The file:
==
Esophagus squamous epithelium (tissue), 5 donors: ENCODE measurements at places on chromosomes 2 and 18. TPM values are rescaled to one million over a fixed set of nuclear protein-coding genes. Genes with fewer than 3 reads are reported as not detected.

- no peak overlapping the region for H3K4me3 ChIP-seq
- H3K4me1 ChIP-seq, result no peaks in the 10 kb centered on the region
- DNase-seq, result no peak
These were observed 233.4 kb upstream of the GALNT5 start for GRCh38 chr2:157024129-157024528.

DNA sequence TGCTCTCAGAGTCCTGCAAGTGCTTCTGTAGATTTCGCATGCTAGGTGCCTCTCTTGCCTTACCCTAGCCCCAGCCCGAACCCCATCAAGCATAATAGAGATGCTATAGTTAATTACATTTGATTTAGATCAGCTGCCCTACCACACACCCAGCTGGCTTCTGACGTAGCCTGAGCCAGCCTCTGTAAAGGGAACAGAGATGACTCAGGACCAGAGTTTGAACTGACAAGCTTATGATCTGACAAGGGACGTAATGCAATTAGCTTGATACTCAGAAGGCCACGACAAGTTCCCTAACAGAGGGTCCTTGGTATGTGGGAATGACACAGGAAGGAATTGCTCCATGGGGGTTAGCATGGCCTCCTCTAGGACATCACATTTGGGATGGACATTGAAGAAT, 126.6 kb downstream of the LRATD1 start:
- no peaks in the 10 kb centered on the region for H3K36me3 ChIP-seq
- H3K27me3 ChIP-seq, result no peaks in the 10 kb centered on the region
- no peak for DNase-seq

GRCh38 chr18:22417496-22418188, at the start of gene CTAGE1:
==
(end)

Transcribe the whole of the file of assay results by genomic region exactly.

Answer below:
Esophagus squamous epithelium (tissue), 5 donors: ENCODE measurements at places on chromosomes 2 and 18. TPM values are rescaled to one million over a fixed set of nuclear protein-coding genes. Genes with fewer than 3 reads are reported as not detected.

- no peak overlapping the region for H3K4me3 ChIP-seq
- H3K4me1 ChIP-seq, result no peaks in the 10 kb centered on the region
- DNase-seq, result no peak
These were observed 233.4 kb upstream of the GALNT5 start for GRCh38 chr2:157024129-157024528.

DNA sequence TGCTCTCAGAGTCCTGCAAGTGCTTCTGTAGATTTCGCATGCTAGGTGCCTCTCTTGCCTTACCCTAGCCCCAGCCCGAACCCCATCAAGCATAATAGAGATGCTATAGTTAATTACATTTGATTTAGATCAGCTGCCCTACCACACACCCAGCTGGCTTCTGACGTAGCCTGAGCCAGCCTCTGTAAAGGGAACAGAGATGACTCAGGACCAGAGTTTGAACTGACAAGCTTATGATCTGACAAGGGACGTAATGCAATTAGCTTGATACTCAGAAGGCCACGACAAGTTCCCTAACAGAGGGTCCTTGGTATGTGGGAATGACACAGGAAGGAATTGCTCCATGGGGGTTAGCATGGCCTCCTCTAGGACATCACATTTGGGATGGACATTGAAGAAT, 126.6 kb downstream of the LRATD1 start:
- no peaks in the 10 kb centered on the region for H3K36me3 ChIP-seq
- H3K27me3 ChIP-seq, result no peaks in the 10 kb centered on the region
- no peak for DNase-seq

GRCh38 chr18:22417496-22418188, at the start of gene CTAGE1: